Catalyst Volume 21 Issue 2
This issue of Catalyst includes the following articles:
Looking at how the laying of telegraph cables across the ocean bed has led to the science of oceanography.
This careers article looks at working with laboratory animals and their ethical treatment.
Knowledge of the human genome has increased greatly during the last 10 years, and the genome sequencing technique has become much faster.
The investigation by geographers of two tectonic plates which are separating in northern Ethiopia and how eventually a new ocean will form as a result.
The organisms which live in soil, including worms and mycorrhizal fungi, are vital for keeping soil healthy and productive.
The analysis of tiny residues of fats found in ancient pots allows archaeologists to determine which animals were being raised in the Neolithic period.
Pterosaurs were flying reptiles which died out along with dinosaurs. Analysis of the fossil record has increased our knowledge of these creatures and how they lived.
This Catalyst article looks at how the laying of telegraph cables across the ocean bed led to the science of oceanography. Over two thirds of the Earth’s surface is covered in sea which can reach depths of 11 000 metres. The article looks at the challenge of laying cables in this environment and the history of the...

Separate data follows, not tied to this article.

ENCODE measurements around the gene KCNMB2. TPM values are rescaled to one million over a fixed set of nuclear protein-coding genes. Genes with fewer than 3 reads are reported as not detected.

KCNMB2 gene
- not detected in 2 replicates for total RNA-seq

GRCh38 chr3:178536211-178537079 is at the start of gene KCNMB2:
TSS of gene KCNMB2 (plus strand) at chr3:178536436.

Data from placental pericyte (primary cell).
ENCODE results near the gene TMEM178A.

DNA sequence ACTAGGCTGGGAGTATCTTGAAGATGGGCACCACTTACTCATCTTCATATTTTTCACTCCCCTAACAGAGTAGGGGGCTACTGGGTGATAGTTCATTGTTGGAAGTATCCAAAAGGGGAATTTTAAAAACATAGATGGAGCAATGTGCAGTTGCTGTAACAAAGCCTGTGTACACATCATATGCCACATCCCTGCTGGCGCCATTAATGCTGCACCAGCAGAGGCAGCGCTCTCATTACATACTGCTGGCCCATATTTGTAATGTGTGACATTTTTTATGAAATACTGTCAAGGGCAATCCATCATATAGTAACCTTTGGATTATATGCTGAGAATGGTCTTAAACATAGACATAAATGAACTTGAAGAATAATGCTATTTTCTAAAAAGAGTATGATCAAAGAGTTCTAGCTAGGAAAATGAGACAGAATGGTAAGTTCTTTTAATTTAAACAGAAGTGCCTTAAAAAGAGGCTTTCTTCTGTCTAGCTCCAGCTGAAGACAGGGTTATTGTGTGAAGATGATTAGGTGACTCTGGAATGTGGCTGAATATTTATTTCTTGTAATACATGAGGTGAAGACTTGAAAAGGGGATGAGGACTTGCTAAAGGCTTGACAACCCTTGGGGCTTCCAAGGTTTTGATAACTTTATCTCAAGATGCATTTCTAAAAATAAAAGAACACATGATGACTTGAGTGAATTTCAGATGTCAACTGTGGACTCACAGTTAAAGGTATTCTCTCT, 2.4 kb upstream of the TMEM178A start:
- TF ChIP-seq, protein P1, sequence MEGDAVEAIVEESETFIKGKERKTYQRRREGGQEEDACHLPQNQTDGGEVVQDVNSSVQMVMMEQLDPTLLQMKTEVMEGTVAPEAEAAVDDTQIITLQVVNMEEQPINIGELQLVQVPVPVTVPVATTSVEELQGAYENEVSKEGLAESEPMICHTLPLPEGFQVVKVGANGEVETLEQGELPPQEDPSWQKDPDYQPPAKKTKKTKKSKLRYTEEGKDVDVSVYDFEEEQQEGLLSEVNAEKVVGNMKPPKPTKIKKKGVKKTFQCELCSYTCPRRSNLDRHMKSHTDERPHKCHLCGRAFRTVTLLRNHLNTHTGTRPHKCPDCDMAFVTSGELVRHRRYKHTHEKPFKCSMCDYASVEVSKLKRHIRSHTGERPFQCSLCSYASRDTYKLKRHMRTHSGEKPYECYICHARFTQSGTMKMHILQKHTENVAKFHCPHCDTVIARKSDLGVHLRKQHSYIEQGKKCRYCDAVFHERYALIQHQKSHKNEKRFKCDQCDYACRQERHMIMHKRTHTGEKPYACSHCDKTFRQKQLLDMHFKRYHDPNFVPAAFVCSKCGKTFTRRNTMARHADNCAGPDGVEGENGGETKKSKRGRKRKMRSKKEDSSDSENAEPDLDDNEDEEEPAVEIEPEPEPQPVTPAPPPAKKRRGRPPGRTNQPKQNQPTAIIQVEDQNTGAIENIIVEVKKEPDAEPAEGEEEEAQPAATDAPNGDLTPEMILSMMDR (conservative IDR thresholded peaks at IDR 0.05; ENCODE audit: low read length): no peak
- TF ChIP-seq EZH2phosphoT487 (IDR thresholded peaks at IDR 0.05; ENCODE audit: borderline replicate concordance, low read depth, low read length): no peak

This Catalyst article describes what it is like to work with laboratory animals, ensuring that they are treated ethically. The article focuses on the career of an animal technician making the point that a degree is not essential to pursue a career in science. There are many positions available each year for lab...
This Catalyst article looks at how our knowledge of the human genome has increased greatly during the last 10 years, and genome sequencing techniques have become much faster. On 26th June 2000 it was announced that scientists had completed a first draft of the human genome, the DNA instructions for making a human...
This Catalyst article describes how, as two tectonic plates separate, wide fissures appear in the ground in northern Ethiopia. Eventually a new ocean will form in the area affected. The Earth’s surface is not stable or permanent. The tectonic plates that form our planet’s outer crust are constantly moving around,...